The c >mmittoe are prepared to work
with all who will aid in making the
proposed exposition complete in all its
departments and creditable to the State.
Suggestions from all who are int?rested
in the development of the material"
resources of the State and in the promotion
of its progress in all directions
will be gratefully received. The committee
would be-particularly obliged
for the information in regard to any exhibits
that might be made.
Your earnest co-operation is solicited.
With the zealous aid of the people
throughout the State, the committee
confidently believe that an exposition
can be projected and carrkd through
which will be of credit to the State, and
one that will accomplish the great good
for the different interests of the State
that is hoped for and expected. Very
respectfully yours,
Nicholas S. Hill,
Chairman.
E. L. Tessier,
Jno. A. Smith,
Jno. H. Avorill,
Corresponding Secretary. v
DEAD IN THE WOODS.
The Body of a "White Man Found Near
Augusta, Ga.
In the early part of the afternoon
Wednesday the inhabitants of North
Augusta were startled by the anoouncen.ent
that a negro had found the body
of a white maa in the woods in the vicinity
of the.swimming pond. The negro's
name is Henry (Jhilds, and while
passing through the wooes at the point
named he was attracted by the flutter-;,
ing of a piece of paper on the grountP*
and lookiug in the direction of the paper
he saw the figure of a man stretched
at full leDgth on the groucd. -He
knew it was too Camp for any one to be
lying out in the woods for pleasure and
went ever to the spot 10 see what the
cause of the man's pres-cuce was when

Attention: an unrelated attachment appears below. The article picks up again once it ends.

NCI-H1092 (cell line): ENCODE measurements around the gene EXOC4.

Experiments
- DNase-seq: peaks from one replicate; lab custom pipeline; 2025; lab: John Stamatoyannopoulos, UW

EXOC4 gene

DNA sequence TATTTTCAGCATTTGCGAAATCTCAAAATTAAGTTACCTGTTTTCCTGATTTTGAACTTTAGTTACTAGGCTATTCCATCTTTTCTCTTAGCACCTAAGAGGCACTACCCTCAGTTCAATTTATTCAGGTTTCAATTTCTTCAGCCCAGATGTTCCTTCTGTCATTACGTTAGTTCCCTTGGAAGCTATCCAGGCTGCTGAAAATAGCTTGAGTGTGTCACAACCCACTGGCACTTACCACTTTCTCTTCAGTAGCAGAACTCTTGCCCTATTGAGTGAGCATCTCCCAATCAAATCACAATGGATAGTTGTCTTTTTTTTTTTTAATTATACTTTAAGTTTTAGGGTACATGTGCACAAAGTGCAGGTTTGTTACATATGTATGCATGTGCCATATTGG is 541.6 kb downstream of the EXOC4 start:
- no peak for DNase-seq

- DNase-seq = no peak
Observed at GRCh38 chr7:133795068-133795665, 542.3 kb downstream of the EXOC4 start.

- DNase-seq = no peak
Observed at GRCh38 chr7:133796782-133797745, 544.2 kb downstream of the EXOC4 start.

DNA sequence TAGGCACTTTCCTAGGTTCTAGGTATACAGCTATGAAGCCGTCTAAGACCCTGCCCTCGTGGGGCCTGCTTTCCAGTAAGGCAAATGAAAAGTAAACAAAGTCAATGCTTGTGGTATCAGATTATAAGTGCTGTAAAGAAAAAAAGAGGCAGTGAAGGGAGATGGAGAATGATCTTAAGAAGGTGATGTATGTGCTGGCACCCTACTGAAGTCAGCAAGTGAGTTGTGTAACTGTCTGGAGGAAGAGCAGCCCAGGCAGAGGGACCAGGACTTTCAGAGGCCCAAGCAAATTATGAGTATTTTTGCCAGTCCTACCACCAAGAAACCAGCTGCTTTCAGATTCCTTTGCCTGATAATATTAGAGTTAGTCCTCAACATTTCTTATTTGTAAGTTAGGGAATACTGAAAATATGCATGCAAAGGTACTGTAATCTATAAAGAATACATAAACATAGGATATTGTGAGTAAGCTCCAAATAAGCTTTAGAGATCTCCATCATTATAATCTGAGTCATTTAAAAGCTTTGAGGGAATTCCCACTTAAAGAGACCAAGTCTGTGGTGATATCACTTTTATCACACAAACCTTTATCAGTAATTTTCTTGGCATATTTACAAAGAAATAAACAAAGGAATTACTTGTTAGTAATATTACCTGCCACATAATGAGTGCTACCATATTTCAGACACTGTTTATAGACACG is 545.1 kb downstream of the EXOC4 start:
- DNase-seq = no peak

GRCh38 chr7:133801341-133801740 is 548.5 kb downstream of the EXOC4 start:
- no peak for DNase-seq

he found that it was a dead body of a
white man. lie did not rccognize him
and went to notify some people who
lived at a short distance. The news of
what had been found spread rapidly
and soon there was Quite a large crowd
on the scene, but still do one recognized
the body.
It was that of a young man, about 25
or 30 years, clean shaven and a blond,
and was about 5?} feet tall. Behind
the body was the hat the man had worn '
when he went iDto the woods while in
front of him was a bottle rith a little
liquid substancc in it. Ua examination
it was found that this was whiskey
and laudanum mixed. Under the man's
head were teveral newspapers, fixed as
though be had prepared them ti> sleep.
It is supposed that he went out where
he would not b6 seen, drack his bottle
of liquor, laid down, went to sleep and
never awoke.
The man not being recognized by any :
one present his pockets were searched
to ascertain, his name and in one of
them was found a Richmond county
tax receipt with the name ''A. J. Herring,"
written on it showiog that he
had paid tax^s in Richmond county.
Besides this $2.80 in money, a bmall [
piece of tobacco, a pocket knife, two
small boxes of cheap silver ware and a .
cigar were found'in his pockets. From
the condition of the body when found
it is thought that the man had been
dead about about two days. The body
was taken to one of the houses near by (
and an inquest will be held over it today.?Augusta
Chronicle.
' <
Jno. S; Reynolds,
' -w-1
Attorney at Law,
Columbia, S.C.
WHITNET 811) til
Their Anti-Friction Wheel listener,
' "heir Patent Foot Brake,
Their Rubber Tire Wheel, together with
ire styles, easily place the? ahead of all coo
We have beea exclusive sales ag->n' in t
to announce that nearly all dealers zr?. n~>w
with the attractive styies, 'good w irlcaao ihip
Should you need a carriage ask your* des